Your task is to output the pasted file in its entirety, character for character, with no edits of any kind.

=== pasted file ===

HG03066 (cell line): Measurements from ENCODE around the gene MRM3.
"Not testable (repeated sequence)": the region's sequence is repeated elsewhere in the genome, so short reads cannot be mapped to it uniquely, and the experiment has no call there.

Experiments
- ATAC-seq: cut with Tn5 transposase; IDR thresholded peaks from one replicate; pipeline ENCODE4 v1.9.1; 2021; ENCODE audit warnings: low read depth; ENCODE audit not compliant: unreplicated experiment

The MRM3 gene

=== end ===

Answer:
HG03066 (cell line): Measurements from ENCODE around the gene MRM3.
"Not testable (repeated sequence)": the region's sequence is repeated elsewhere in the genome, so short reads cannot be mapped to it uniquely, and the experiment has no call there.

Experiments
- ATAC-seq: cut with Tn5 transposase; IDR thresholded peaks from one replicate; pipeline ENCODE4 v1.9.1; 2021; ENCODE audit warnings: low read depth; ENCODE audit not compliant: unreplicated experiment

The MRM3 gene